Post within a Post

Posted by

Audio clip: Adobe Flash Player (version 9 or above) is required to play this audio clip. Download the latest version here. You also need to have JavaScript enabled in your browser.

The Last Post

Audio clip: Adobe Flash Player (version 9 or above) is required to play this audio clip. Download the latest version here. You also need to have JavaScript enabled in your browser.

Oh, What a Beautiful City

Audio clip: Adobe Flash Player (version 9 or above) is required to play this audio clip. Download the latest version here. You also need to have JavaScript enabled in your browser.

What a Wonderful World

Later on that November 11th as I came back in to Toronto from teaching in Mississauga, I espied a platoon of horse trucks in the dark near the Exhibition grounds. Seeing that the lights were blazing in the Armory, I figured that there was a special region-wide Remembrance Day ceremony taking place in the massive structure. Your intrepid reporter, I thought that there might be some incredible sound recordings to make. Finding a place to illegally park the car in an adjacent parking lot, imagine my surprise when I peered through the crack of a doorway and discovered the place completely deserted. Later I discovered that the horse trailers had nothing to do with Remembrance Day, but everything to do with the Royal Winter Fair which was in full swing…or in fullcanter, you might say!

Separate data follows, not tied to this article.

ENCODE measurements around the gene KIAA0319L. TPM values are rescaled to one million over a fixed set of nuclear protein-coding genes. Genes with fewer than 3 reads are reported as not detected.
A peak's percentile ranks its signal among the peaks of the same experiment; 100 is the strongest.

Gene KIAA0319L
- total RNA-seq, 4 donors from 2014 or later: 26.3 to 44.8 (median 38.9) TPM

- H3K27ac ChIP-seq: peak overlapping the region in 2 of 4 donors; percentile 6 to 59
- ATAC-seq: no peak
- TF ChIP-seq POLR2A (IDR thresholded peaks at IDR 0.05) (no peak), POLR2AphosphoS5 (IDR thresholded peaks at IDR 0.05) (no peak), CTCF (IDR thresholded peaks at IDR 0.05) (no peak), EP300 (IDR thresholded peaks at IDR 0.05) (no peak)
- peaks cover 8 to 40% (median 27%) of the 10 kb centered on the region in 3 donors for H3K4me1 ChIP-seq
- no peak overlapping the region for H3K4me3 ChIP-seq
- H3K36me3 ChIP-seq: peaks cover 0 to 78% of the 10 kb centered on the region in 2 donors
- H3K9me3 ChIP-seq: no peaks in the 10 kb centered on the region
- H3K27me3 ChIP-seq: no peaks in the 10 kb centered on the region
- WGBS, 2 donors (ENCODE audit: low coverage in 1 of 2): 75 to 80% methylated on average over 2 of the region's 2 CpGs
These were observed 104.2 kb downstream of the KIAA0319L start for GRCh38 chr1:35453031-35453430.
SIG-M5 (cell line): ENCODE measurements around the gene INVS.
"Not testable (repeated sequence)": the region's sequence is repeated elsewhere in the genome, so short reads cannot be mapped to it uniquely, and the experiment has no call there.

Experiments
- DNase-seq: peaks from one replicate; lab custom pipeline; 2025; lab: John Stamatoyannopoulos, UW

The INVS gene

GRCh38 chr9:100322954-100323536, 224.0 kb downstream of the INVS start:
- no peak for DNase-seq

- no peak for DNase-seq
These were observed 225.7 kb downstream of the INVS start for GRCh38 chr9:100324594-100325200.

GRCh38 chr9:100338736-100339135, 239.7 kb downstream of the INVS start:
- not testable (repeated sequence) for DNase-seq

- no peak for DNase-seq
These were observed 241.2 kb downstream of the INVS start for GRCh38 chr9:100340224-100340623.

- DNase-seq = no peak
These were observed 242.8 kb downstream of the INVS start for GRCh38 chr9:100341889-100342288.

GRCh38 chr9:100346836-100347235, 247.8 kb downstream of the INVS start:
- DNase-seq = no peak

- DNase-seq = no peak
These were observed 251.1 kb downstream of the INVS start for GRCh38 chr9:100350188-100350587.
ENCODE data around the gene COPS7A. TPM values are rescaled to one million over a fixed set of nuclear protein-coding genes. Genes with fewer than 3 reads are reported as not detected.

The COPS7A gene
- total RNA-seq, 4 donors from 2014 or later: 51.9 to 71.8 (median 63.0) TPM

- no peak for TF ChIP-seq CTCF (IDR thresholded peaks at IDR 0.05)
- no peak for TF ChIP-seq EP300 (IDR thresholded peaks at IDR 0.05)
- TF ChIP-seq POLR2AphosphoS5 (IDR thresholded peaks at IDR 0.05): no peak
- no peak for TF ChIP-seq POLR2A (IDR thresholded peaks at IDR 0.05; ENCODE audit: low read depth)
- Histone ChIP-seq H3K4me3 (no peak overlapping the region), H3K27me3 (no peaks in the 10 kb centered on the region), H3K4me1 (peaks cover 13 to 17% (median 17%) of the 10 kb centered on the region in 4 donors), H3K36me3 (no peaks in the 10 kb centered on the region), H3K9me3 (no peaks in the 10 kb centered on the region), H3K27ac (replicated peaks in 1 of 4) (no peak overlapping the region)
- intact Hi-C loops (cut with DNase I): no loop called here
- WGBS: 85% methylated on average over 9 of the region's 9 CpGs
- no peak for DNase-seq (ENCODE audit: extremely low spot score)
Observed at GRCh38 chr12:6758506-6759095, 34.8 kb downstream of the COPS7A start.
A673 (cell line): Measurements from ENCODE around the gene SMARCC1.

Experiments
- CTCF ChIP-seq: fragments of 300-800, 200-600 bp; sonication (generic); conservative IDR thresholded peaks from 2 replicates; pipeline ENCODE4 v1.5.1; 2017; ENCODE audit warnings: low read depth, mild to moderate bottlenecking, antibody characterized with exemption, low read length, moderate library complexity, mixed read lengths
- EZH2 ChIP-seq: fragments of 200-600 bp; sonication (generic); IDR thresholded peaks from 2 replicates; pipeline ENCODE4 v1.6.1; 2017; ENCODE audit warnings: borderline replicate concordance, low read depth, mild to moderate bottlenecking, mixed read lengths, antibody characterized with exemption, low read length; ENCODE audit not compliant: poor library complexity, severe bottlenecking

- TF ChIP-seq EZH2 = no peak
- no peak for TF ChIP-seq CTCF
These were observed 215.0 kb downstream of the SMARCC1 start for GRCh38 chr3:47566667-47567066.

The massive wooden doorway that I had approached across the muddy parkingt lot in the darkness of that November evening turned out to have a ‘door-within-a-door’ and, to my even greater surprise, this smaller door opened freely, allowing me to step in. With the utmost respect, I set up to record. A few moments later a few cadets used the same door, opening the whole thing to drive their truck into the space, as you will hear in the first of these three recordings.

This is not the first time I have posted the Last Post, and admittedly it is not my finest, however you, too, can play this using one fingering on the flute (I prefer low D), and then by overblowing to pick out the harmonics, much the way a bugle or trumpet makes use of overtones.